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University of California Attacking Academic Freedom By: Dustin Frelich
UCSDGuardian.org | Monday, April 21, 2003

A UC Berkeley law professor and the UC president are seeking to undermine students' political opinions. This attempt to infringe upon students' rights comes as the result of a collaboration between former UCSD Chancellor Richard Atkinson, now the UC president, and UC Berkeley law professor Robert Post. If the two have their way, professors will more easily have the ability to turn their classes into stages for political persuasion.

Traditionally, academic freedom on campus has been protected by statements known as academic freedom statements, generally accepted by institutions of higher education. The American Association of University Professors has such a collection of statements, and so does the UC system. The UC's official statements on academic freedom ensures that students will not be subjected to the unabashed political leanings of their instructors, no matter the climate.

But in this time of war, Atkinson and Post are attempting to relinquish professorial oversight from the UC Academic Freedom statements, perhaps to lessen the degree to which professors are responsible for their impartiality. The Atkinson/Post changes to UC Academic Freedom statements no doubt reduce accountability of professors in classroom debate and their own course-expressed personal opinions.

Atkinson and Post propose altering the current UC Academic Freedom statements by means of deleting key phrases, which inevitably leads to a strengthening of the power of professors and diminishing that of students.

First, they plan on removing a sentence key to the very idea of academic freedom: "To convert, or to make converts is alien and hostile to this dispassionate duty. Where it becomes necessary, in performing this function of a university, to consider political, social or sectarian movements, they are dissected and examined -- not taught, and the conclusion left with no tipping of the scales to the logic of the facts" will be struck from the UC Academic Freedom statements.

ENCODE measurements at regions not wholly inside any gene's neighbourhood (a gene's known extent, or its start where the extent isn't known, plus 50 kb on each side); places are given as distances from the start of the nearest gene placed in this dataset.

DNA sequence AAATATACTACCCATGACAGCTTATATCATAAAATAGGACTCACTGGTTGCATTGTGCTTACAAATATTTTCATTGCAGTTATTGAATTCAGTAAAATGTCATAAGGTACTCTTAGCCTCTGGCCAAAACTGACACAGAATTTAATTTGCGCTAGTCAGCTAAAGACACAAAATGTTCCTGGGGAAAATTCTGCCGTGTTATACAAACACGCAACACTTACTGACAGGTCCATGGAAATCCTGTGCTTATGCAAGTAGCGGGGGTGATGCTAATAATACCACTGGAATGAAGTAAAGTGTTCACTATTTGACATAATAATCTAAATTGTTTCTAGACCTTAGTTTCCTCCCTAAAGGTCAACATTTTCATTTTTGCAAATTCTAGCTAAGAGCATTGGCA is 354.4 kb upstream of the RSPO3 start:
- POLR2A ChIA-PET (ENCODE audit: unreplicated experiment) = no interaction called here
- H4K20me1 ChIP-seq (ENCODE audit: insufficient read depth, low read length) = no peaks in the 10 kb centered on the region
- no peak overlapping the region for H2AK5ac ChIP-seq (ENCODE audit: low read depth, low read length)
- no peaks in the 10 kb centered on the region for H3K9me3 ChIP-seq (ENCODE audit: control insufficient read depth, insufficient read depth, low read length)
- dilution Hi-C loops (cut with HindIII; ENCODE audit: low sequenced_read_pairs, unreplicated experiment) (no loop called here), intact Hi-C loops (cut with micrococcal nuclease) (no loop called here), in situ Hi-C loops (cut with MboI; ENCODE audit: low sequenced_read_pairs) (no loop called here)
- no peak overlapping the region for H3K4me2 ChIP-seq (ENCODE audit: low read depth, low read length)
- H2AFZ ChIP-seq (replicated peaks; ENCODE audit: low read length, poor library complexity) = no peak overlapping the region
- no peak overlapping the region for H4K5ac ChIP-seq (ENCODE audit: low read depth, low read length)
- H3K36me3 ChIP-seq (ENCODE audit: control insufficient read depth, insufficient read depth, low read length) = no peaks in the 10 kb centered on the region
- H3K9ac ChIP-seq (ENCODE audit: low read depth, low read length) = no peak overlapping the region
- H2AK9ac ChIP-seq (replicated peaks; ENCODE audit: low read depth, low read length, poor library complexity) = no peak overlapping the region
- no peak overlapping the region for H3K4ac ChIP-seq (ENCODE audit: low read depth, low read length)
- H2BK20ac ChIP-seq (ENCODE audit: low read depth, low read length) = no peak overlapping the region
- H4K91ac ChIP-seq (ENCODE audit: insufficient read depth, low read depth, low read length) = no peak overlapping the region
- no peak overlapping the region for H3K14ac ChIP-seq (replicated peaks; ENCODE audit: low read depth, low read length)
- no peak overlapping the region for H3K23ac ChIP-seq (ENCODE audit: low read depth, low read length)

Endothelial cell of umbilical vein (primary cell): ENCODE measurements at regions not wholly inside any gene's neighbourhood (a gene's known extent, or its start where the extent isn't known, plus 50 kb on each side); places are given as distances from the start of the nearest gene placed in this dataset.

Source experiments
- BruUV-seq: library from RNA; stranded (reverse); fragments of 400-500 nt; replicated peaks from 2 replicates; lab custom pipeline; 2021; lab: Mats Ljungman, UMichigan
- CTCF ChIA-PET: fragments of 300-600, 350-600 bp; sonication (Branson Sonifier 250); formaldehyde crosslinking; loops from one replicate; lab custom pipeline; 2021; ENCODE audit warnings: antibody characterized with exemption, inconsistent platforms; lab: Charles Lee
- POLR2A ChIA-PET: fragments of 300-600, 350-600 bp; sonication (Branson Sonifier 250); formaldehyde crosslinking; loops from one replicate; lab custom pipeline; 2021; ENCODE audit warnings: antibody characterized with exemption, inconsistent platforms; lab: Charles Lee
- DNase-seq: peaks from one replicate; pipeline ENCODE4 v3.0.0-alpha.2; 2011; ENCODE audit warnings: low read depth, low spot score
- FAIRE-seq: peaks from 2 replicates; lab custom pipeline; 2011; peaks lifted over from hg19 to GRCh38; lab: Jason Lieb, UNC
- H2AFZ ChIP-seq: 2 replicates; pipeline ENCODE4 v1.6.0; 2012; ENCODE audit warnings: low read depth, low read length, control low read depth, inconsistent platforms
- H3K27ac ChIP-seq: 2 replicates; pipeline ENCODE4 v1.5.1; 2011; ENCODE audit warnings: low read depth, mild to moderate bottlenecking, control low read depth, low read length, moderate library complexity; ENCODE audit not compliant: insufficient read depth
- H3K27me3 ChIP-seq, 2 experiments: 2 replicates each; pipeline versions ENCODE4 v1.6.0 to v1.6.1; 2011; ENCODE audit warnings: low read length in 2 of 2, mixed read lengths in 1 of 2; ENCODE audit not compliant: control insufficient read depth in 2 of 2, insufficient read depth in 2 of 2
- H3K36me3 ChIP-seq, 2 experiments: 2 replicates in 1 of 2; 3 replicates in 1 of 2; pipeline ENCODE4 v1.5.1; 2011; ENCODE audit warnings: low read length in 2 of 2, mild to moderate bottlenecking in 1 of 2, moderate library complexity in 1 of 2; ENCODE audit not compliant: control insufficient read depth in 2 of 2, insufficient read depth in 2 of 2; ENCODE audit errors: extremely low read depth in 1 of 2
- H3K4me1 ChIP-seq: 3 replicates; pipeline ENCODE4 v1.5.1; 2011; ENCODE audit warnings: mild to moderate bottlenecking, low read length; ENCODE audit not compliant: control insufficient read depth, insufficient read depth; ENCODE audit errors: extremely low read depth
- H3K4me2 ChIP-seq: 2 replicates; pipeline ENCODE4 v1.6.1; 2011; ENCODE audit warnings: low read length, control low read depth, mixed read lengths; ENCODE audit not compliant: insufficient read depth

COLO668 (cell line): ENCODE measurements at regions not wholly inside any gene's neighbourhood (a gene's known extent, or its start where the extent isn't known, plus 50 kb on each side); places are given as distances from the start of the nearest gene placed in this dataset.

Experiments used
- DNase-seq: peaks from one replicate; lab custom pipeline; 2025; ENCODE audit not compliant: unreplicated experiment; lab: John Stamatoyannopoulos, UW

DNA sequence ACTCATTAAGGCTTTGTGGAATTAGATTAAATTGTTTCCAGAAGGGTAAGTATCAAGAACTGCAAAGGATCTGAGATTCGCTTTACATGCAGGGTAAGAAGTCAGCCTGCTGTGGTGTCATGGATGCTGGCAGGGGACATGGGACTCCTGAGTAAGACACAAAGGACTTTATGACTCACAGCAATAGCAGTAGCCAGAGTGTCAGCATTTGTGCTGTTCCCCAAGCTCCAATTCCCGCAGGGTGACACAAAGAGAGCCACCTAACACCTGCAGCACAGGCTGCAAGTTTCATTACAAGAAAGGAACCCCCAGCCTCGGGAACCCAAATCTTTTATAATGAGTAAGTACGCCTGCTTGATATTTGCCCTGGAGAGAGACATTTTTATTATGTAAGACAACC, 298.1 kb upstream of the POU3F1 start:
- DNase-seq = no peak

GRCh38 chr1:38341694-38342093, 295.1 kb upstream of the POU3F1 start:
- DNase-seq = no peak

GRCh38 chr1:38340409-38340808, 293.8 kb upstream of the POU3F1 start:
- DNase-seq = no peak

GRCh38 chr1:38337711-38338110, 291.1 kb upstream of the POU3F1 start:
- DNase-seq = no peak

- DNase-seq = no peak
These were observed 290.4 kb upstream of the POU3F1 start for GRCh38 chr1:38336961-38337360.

Conversely, an official academic freedom statement of the AAUP states, "Institutions of higher education are conducted for the common good and not to further the interest of either the individual teacher or the institution as a whole. The common good depends upon the free search for truth and its free exposition."

Getting rid of the UC statement seems a complete anathema to the AAUP's academic freedom guidelines. Granted, AAUP Academic Freedom statements are not binding, but that's exactly the worry. Without those statements to keep the UC system in check, the new proposal is truly navigating uncharted waters.

"I believe the university's stance on academic freedom should reflect the modern university and its faculty," Atkinson said, referring to the decision to modify the UC Academic Freedom statements.

NoIndoctrination.org, a nonprofit organization seeking to put education before political agendas, criticizes Atkinson for choosing to remove key academic freedom statements from the UC system under the aegis of change.

And yet there are two more important phrases removed by the Atkinson/Post proposal. One concerns itself with competency, the other with political involvement.

"Essentially the freedom of a university is the freedom of competent persons in the classroom. In order to protect this freedom, the University assumes the right to prevent exploitation of its prestige by unqualified persons or by those who would use it as a platform for propaganda," their revision removes.

A third UC Academic Freedom statement struck down states that "the University will steadily continue to ... [serve] the people by providing facilities for investigation and teaching free from domination by parties, sects or selfish interests."

I long for the day of indoctrinating, incompetent, party-line professors. And now I just might get it, thanks to the new proposal. Can you imagine those attempting to support these changes with a straight face?

Speaking of support for the changes, NoIndoctrination.org states that the Atkinson/Post proposal attempts to reconcile the omissions with the fact that the concepts are covered elsewhere.

"The proposal claims that APM-015 (the UC Faculty Code of Conduct) (2) covers such issues," the organization stated in a press release. But "while APM-015 does have a few statements that protect students' rights, it is extremely limited, and NoIndoctrination.org finds in them no adequate replacement."

Forgetting students' rights for a second, claiming support for phrases chosen to be omitted plainly doesn't add up. I just can't seem to wrap my head around it, as the saying goes, and I'm sure neither can others. Alas, I must concede that explaining any removals must merely be for public relation's sake.

The duo of Atkinson and Post are attempting to give power to professors while taking them away from students. Indeed, the freedom of professors to roam the political landscape is more important to the UC system, should it adopt these amendments than a student's education "free from domination by parties, sects or selfish interests."

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